Snake Symbolism.

Early on in the story, when Goodman Brown meets the old man carrying a staff, Hawthorne gives us a clue that all is not all as it seems:

But the only thing about him that could be fixed upon as remarkable was his staff, which bore the likeness of a great black snake, so curiously wrought that it might almost be seen to twist and wriggle itself like a living serpent. This, of course, must have been an ocular deception, assisted by the uncertain light.

Snakes have a longstanding association with deceit, temptation, and evil: it was the serpent in the Garden of Eden which tempted Adam and Eve to eat of the Forbidden Fruit, thus bringing about the Fall of Man. According to a later tradition (the Bible never actually mentions this detail), the serpent was Satan in disguise, and of course, when Goody Cloyse recognises the old man, she identifies him as ‘the Devil’ himself.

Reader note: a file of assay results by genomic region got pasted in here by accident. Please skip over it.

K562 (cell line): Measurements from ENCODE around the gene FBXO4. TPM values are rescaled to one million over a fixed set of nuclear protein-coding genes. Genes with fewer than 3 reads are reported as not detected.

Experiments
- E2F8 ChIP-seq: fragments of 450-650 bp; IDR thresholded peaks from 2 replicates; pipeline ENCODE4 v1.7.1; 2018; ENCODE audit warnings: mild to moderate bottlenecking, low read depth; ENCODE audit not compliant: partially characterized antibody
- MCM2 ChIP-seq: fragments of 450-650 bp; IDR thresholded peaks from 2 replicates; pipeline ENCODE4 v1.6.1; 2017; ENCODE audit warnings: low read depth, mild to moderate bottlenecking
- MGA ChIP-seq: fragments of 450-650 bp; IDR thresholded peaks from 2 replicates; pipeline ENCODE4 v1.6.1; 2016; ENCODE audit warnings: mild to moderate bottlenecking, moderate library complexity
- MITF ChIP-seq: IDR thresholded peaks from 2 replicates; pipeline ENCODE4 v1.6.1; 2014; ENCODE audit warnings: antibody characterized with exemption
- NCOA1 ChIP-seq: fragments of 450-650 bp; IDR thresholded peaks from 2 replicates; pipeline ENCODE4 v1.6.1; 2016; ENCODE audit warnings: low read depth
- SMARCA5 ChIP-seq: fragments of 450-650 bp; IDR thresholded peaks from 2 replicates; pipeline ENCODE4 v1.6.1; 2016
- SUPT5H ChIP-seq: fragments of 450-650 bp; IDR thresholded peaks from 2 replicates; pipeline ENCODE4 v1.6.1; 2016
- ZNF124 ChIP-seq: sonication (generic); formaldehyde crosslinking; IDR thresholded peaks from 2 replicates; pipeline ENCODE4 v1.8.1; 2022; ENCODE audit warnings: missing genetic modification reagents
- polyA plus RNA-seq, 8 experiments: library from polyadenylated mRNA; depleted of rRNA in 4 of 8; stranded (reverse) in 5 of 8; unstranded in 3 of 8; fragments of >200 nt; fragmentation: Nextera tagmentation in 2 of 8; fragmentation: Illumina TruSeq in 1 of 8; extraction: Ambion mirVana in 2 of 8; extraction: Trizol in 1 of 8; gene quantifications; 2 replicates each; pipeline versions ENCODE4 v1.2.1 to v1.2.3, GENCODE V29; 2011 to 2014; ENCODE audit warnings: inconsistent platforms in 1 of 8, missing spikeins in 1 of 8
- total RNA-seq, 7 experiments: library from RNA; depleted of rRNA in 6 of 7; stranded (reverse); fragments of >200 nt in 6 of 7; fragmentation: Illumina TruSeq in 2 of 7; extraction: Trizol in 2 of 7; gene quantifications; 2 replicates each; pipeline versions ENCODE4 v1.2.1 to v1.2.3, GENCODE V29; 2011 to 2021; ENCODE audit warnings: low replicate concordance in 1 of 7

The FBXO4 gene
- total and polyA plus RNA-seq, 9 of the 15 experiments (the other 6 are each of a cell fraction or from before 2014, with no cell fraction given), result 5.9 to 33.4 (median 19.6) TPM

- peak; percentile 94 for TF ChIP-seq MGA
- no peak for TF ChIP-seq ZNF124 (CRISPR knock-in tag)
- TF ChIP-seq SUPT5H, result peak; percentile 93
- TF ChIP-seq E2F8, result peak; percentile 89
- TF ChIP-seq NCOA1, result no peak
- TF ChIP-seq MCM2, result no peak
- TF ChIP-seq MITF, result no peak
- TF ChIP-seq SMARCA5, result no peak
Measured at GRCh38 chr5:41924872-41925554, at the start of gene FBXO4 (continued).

This passage also gives us one of the first clues that the story’s details are ambiguous. Is the appearance of the staff as a ‘living serpent’ really just a trick of the eye or ‘ocular deception’? Or is there something truly supernatural going on? Or is this an early sign that Young Goodman Brown’s mind is unsound and he is ‘seeing things’?

The Old Man.

Note that the old man whom Goody Cloyse later claims is ‘the Devil’ is ‘about fifty years old, apparently in the same rank of life as Goodman Brown, and bearing a considerable resemblance to him, though perhaps more in expression than features.’

Is this old man a foreshadowing of what Old Goodman Brown will be like? It is notable that the two men’s faces bear a similar expression: perhaps the mark that evil leaves upon the face.

Symbolism of Salem.

The historic town of Salem in Massachusetts is synonymous with witchcraft, because of the notorious Salem witch trials which took place there in 1692-93. They are called ‘witch trials’ but really the event was a form of mass hysteria which saw neighbour turn upon neighbour, and the authorities of Salem indulge the hearsay of a group of teenagers.